Therefore let no anxious penitent sinner remain any longer in Doubting Castle, under the apprehension of having committed the unpardonable sin, for we say to such, You cannot commit that particular sin if you would, seeing there are no miracles wrought by the Holy Ghost now for you to attribute to Satanic power. Oh, then, let it rejoice your aching heart, dry your scalding tears, and banish your despondency, to know that although any sin unrepented of, and unforgiven through the atoning blood of Christ, will prove your ruin, there is no sin you have committed that excludes you from his pardoning love. You may have been an adulterer, a thief, a murderer, but you have not committed the unpardonable sin! Even the murderers of Christ had not put themselves out of the pale of his mercy, for many of the Jerusalem sinners who were intent upon shedding his blood on the cross were among the first on the day of Pentecost to know its power to pardon and to save; among these might have been “the wretch that spit in Jesus' face, the ruffian who forced the thorny crown into his bleeding brow, or the soldier who made the spear-gash in his side.” But even these were enfolded in the arms of mercy, while the blaspheming Pharisees were cast out into remediless perdition.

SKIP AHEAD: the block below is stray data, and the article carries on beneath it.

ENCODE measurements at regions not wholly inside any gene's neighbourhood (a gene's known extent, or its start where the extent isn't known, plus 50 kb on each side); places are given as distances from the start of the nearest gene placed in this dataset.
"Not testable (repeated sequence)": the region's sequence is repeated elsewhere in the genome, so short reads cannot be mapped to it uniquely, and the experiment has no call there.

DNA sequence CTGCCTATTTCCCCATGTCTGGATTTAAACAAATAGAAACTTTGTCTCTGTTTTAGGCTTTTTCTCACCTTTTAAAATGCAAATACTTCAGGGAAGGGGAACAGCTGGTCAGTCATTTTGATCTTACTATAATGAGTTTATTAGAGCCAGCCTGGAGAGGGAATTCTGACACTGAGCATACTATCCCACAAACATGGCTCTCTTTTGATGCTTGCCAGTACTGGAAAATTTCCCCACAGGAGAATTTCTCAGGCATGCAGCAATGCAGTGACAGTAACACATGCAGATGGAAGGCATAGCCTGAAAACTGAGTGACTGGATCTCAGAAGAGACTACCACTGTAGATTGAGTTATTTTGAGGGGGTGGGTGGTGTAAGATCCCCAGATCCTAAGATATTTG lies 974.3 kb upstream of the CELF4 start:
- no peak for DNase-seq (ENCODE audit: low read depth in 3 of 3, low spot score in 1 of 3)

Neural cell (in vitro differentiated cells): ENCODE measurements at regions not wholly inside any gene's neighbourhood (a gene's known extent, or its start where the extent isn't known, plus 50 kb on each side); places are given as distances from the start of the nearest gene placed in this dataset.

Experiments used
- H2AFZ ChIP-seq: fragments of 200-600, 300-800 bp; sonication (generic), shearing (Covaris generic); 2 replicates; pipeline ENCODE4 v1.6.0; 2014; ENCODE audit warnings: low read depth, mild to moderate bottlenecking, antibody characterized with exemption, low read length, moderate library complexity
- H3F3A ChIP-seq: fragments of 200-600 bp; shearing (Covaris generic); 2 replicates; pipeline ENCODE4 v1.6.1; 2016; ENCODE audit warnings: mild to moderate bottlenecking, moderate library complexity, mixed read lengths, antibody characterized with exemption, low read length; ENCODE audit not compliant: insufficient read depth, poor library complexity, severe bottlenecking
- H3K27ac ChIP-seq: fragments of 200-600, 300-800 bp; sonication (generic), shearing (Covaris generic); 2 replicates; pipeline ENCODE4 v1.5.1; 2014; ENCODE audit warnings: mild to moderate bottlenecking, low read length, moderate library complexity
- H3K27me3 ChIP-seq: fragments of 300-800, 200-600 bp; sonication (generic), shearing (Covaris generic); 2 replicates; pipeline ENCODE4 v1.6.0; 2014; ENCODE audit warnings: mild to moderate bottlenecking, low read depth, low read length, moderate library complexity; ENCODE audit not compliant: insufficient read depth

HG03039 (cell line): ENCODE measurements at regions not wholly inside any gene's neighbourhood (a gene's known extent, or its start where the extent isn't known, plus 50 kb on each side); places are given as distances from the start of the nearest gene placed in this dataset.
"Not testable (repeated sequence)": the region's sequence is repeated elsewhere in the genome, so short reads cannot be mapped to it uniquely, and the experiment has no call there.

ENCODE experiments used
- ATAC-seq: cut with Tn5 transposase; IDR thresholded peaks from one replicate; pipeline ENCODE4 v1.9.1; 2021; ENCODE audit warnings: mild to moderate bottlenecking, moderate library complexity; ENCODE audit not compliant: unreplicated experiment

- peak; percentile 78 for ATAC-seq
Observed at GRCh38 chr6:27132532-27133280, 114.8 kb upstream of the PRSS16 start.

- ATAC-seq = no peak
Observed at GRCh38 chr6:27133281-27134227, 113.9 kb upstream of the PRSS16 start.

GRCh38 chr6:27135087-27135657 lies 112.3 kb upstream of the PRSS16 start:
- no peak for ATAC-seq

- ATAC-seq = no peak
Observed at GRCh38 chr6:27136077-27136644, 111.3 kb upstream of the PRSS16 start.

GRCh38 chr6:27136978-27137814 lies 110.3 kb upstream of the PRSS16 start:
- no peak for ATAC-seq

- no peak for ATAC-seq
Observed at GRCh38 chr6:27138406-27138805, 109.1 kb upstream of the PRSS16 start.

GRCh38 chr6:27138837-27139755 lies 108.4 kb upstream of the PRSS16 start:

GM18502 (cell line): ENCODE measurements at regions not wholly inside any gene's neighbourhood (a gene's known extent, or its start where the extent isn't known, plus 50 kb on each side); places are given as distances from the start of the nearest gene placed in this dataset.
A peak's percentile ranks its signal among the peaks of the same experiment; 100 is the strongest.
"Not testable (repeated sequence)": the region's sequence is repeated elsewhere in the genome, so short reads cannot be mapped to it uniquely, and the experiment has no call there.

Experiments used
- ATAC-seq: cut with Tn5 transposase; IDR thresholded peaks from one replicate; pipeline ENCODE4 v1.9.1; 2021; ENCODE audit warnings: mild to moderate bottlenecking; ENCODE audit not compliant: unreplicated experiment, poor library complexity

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It is hoped, therefore, you will now see how unfounded and unreasonable are the desponding fears by which many a truly spiritually-convinced sinner has been tempted to despair ; for to all such it is now proclaimed, without limitation or exception, “ The blood of Jesus Christ his Son cleanseth from all sin.”

We conclude our remarks on the unpardonable sin by a few thoughts suggested by the subject.

1. The equity of this denunciation will appear from the consideration that these persons had resisted the utmost evidence that God could give of the Messiahship of Christ. They not only saw prophecy fulfilled, and heard the Gospel from the very lips of Christ himself, thus appealing to their minds, but to leave them without the shadow of excuse an appeal was daily made to their senses; they saw the lepers cleansed by a word, all manner of diseases healed by a touch, the dead raised by his voice, and even devils expelled by his power. It was, there fore